Another advantage of the present invention's dispensing system is that it is able to deliver the cleaning and sanitation products in exact use concentrations. The metering devices contained within the dispensing system assure that the proper dilution ratio is set, thereby obviating the tendency of some janitorial personnel to over-use the product. The use concentrations can be controlled to the precise number of ounces per gallon or parts per million required. This accurate dispensing eliminates product over-use, waste and spilling.
Another advantageous feature of the present invention is that it is portable enough to be set up in various locations. Because the sizes of the various components are relatively small, because only a single water line is needed, and because the system is modular, it can be set up close to the point of usage, thereby saving time and effort for the janitorial personnel. In the preferred embodiment, the apparatus is supported by a transportable cart assembly so that it is readily portable. The quick connect water assembly requires no plumbing hookup, and can be used at any sink or faucet. With the prior art systems, a plumbing hook-up was required, which restricted the location at which the system could be utilized.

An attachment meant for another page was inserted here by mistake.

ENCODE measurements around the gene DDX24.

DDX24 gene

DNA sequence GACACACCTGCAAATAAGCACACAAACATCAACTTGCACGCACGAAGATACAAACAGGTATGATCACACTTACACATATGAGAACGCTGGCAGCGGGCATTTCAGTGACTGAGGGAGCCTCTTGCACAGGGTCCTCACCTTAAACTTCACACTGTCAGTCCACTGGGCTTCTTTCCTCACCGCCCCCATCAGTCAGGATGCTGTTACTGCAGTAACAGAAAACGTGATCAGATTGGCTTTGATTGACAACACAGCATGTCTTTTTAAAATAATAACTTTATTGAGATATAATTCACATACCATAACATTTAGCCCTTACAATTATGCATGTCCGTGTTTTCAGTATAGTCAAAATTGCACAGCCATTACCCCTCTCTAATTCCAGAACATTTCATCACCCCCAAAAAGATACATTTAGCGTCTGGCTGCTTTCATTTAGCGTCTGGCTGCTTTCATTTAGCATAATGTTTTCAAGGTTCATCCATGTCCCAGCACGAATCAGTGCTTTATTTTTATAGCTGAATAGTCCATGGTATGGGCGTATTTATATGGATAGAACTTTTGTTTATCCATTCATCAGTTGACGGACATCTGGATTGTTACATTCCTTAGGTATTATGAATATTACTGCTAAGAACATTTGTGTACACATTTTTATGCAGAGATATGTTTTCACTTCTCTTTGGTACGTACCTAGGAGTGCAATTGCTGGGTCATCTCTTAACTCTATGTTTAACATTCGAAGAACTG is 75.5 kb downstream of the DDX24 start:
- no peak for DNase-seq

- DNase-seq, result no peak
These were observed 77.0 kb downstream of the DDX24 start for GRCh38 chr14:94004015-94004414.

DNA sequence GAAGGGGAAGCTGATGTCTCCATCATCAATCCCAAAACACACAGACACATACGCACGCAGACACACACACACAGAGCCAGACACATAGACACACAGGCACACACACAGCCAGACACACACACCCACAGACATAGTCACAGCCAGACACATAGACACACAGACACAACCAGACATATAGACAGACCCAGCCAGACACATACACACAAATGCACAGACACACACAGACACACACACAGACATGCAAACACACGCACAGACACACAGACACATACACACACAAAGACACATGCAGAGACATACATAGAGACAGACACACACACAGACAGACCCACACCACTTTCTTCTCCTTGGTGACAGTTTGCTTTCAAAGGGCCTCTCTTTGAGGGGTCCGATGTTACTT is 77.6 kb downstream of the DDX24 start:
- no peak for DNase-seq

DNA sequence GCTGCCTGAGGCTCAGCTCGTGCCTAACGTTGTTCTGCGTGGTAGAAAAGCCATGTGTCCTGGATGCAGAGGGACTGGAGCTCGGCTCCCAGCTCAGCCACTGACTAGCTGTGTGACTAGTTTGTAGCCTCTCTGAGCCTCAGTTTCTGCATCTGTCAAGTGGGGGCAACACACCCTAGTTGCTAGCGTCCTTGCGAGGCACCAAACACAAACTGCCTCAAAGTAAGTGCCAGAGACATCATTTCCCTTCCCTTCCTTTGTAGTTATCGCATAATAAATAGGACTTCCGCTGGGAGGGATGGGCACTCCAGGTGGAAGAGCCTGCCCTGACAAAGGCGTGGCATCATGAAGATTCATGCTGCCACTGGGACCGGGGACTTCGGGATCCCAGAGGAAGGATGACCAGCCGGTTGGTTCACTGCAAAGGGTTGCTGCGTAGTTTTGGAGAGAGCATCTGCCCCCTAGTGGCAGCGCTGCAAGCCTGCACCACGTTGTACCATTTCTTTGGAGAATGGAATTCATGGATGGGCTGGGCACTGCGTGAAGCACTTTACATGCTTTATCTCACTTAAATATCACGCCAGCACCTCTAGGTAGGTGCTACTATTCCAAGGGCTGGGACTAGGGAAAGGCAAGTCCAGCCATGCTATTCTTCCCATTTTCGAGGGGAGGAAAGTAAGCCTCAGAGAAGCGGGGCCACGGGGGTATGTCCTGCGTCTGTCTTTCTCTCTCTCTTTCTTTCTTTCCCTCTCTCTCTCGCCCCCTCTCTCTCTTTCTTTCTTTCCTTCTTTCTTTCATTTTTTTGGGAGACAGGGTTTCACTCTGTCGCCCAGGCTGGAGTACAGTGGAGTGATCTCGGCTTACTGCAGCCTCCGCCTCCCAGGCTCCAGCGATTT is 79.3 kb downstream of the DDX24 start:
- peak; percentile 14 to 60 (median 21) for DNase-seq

For a better understanding of the invention, and of the advantages obtained by its use, reference should be made to the drawings and accompanying descriptive matter, in which there is illustrated and described a preferred embodiment of the invention.
In the Drawings, which form a part of the instant specification and are to be read therewith, an optimum embodiment of the invention is shown, and, in the various views, like numerals are employed to indicate like parts:
FIG. 1 is a perspective view of the dilution and dispensing system of the present invention;
FIG. 2 is a side view of the water supply assembly of the present invention, partially cutaway;
FIG. 3 is a front view of the aspirator plate assembly; and